Show Me FaceBilly Tang is probably my favourite director of Category III Hong Kong flicks. Tang has a long list of scummy classics to his name including Vengeance is Mine (1988), Dr. Lamb (1992) and Brother of Darkness (1994). Red to Kill (1994) and Run and Kill (1993) stand with Herman Yau’s The Untold Story (1993) as the finest filth that Hong Kong has to offer. Not only are his films entertainingly offensive, they’re also incredibly well made, head and shoulders above your average Hong Kong CAT III, with a distinct style. Most CAT III directors seemed to lose their edge around 1995 (and then they really went downhill after the ’97 transfer of sovereignty), so it is with some trepidation that I watch Tang’s ’96 CAT IIb effort Street Angels.


original title: Hong deng qu
Hong Kong, 1996, Billy Tang

Street Angels

It’s apparent from the word go that Street Angels is not going to be the insane ride of previous Tang efforts. With its flashy mid-90s editing and camerawork, it takes some time for the narrative to even form. But once it does, the film is at least better than its opening would suggest.

Tung Yen and Walkie Pie (played by Chingmy Yau and Simon Yam, who had previously starred together in 1993’s infamous CAT III, Raped by an Angel) are partners in crime and life. The film begins with Walkie Pie getting into a knife-brawl on Portland Street, a place where triad members who want to gain fame “make big deeds” to let “others know he’s the most vicious one”.

Walkie is attempted to get revenge for his buddy Tiger by chopping Fatty Lai, a loan-shark who runs a whorehouse, to death in a bowling alley. He’s assisted by Tung Yen who has planted herself as eye candy for Lai, providing Walkie with his bladed weapons. This opening, complete with narration, leads the audience to believe Simon Yam will be the film’s lead. But Yam is quickly removed from the picture as he jets off to Holland, escaping from police and letting Tung Yen take the heat. Yen does her time in prison and keeps her mouth shut about Walkie.

We are then introduced to Playboy Man (Michael Tao). Yes, that is what the subtitles refer to him as. (The film is based on a comic by the way.) Playboy Man runs an awesome hostess club. He rakes in the millions, but he’s a surprisingly quiet and kind sort who looks after his staff. His staff includes sidekick Moro (Elvis Tsui), a loyal bodyguard whose only problem is that he is “too horny”.

When Tung Yen leaves prison, she finds herself work at Playboy Man’s club. She instantly rises to the top, becoming a popular hostess and knocking the jealous Karen (Valerie Chow), former hostess top dog, off her perch. Yen also recruits her young pal Ming-Ming (Qi Shu) taking her away from an awful job at a massage parlor in what is probably the film’s most hilarious and horrible scene.

Romance starts to flicker between Tung Yen and the lovely Playboy Man, but of course, all good things must come to an end. Walkie Pie comes back to town, and he’s not pleased with Yen’s relationship with the club owner. On top of that, Playboy Man faces fierce and violent competition from some envious rival club owners. But that’s nothing a bucket of shit can’t solve.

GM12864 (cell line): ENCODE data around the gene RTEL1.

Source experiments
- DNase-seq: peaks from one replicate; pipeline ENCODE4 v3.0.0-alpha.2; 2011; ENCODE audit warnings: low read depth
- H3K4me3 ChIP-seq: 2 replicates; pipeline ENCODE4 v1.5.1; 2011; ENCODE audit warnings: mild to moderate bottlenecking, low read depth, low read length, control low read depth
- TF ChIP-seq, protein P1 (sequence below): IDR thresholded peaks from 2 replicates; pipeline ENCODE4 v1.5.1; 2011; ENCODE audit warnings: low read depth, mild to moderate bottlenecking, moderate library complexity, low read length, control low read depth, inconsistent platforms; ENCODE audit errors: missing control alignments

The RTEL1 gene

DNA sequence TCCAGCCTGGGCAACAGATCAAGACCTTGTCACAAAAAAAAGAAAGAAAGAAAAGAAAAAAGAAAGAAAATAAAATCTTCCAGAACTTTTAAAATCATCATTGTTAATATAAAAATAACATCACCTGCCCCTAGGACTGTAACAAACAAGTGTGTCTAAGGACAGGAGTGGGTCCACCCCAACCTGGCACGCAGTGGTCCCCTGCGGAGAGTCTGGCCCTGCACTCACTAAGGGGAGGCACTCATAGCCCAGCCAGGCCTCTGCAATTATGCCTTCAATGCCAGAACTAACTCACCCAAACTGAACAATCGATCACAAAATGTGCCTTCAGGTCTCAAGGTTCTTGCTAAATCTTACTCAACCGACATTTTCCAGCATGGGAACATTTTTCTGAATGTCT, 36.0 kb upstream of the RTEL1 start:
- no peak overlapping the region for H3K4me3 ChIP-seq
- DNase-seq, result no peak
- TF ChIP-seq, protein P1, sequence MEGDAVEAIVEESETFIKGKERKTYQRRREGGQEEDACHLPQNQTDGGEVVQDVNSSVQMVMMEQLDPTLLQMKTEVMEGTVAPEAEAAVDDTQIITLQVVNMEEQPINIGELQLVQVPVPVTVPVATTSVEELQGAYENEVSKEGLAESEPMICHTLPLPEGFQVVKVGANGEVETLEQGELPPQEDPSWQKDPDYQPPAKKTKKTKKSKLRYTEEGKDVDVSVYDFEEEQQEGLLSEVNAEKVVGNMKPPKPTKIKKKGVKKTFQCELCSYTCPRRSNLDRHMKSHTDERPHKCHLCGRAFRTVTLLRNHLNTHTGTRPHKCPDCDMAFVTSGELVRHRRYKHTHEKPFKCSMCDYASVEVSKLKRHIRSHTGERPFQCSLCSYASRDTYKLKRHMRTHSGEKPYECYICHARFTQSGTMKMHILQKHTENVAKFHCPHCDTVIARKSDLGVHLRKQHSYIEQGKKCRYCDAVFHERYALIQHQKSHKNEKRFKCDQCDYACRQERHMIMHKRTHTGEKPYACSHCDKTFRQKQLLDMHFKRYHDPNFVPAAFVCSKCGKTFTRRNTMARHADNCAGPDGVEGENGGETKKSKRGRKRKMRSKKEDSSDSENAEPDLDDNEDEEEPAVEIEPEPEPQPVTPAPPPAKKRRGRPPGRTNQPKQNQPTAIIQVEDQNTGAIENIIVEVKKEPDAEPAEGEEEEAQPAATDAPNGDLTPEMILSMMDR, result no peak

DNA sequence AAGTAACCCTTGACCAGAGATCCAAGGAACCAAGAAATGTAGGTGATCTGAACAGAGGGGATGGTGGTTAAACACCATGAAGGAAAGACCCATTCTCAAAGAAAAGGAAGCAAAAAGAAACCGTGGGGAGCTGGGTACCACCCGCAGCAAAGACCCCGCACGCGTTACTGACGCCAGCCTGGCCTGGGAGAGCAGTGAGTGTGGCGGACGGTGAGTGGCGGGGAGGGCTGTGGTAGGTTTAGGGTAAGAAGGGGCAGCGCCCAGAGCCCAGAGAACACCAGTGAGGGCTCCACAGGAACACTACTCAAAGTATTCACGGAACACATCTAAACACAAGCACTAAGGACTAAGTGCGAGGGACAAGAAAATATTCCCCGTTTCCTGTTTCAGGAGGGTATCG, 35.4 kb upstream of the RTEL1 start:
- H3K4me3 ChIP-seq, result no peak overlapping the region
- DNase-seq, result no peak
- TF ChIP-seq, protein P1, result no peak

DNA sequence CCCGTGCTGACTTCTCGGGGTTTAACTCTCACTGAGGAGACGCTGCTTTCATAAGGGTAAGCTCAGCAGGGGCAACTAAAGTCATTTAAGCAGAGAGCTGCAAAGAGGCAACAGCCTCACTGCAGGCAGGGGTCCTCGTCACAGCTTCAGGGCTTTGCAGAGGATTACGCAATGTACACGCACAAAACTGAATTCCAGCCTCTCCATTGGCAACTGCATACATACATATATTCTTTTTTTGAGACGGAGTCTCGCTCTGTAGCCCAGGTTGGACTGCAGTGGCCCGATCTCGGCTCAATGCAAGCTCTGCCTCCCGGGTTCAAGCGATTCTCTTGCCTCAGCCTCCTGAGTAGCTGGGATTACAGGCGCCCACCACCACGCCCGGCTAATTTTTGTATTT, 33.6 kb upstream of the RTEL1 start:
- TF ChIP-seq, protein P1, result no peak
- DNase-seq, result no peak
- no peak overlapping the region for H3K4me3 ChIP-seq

Street Angels is needlessly convoluted for what is, in the end, a very simple story. There are far too many characters, and it took me a little while to orient myself. But once characters are established and the direction and tone of the film become clear, it’s reasonably smooth sailing.

The cast is full of familiar faces. Chingmy Yau is great in the lead, and Michael Tao is tolerable. Elvis Tsui is is usual hammy self as the sex-mad Moro leading to some of the film’s funnier moments. Qi Shu (better known to Western audiences through The Transporter) is a welcome addition to the cast, as is Valerie Chow. Simon Yam’s screen time is minimal and while on screen he doesn’t make much of an impression.

That said, Yam is allowed to indulge in some fairly horrific abuse, reminiscent of Tang’s nastier films and some of Yam’s grimier roles, leading to the film’s only truly shocking moment and a disgusting use of wasabi. Street Angels is not a CAT III, so don’t go in expecting the depravity of Billy Tang’s better known films. With a CAT IIb rating, Tang is quite restrained.

Stylistically, Street Angels is passable. It looks better than most cheaply made Hong Kong flicks of the time. It’s competently shot and decently cut together. But it certainly lacks the punch of Tang’s earlier work. Gone is the use of tinted lighting and inspired camera angles and movement. Tang’s trademark style is replaced with a fairly conservative approach. While it’s not bad, I found there was little to distinguish this as a Billy Tang film.

While it’s far from Tang’s best, Street Angels is an enjoyable film. Never does it outstay its welcome, and there’s plenty of action, bad comedy and goofy performances to distract from the fact that its not particularly remarkable. With a trio of some of Hong Kong’s finest acting ladies and Elvis Tsui chewing out chunks of the scenery, fans of Hong Kong cinema should have a reasonably good time with this one.

Oh yeah, and there’s plenty of hilariously poor English subtitling to keep anyone entertained…


Street Angels has a typically cruddy HK release. Its non-anamorphic and looks and sounds rather shit, but hey, it’s watchable. Unfortunately, the DVD is out of print, but used copies shouldn’t be hard to find.